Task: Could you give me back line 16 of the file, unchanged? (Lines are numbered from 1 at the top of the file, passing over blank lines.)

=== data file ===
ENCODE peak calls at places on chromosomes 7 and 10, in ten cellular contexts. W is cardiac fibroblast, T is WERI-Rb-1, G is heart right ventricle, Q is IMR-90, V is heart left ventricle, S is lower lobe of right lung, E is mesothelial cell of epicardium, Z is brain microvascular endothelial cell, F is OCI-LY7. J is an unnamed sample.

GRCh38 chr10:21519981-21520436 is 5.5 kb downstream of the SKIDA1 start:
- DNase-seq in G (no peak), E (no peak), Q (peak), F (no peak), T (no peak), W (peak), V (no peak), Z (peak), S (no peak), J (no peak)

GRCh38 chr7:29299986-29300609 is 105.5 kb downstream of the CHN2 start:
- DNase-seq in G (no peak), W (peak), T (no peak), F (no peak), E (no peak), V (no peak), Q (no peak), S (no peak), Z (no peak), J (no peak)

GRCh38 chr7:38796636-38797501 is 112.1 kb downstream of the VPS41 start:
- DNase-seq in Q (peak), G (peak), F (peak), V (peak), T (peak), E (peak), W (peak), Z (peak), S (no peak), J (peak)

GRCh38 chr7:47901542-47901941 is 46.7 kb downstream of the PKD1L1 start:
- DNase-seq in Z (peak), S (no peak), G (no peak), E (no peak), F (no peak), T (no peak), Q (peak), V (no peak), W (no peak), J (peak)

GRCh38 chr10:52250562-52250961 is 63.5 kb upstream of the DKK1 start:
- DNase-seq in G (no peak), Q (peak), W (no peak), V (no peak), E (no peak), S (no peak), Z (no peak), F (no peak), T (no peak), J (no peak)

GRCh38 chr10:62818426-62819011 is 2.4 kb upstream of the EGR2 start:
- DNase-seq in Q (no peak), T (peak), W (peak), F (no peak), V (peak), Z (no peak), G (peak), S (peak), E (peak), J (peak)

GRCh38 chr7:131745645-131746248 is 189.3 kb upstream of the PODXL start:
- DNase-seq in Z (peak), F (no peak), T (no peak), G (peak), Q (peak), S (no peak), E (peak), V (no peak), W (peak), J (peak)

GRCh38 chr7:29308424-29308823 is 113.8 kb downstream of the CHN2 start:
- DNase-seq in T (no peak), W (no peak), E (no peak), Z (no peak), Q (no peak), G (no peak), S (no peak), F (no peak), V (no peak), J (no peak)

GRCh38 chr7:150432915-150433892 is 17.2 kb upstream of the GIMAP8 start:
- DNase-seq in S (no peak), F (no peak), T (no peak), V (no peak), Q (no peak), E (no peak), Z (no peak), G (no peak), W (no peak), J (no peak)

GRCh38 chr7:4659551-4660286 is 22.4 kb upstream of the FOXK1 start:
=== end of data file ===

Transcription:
GRCh38 chr7:29308424-29308823 is 113.8 kb downstream of the CHN2 start: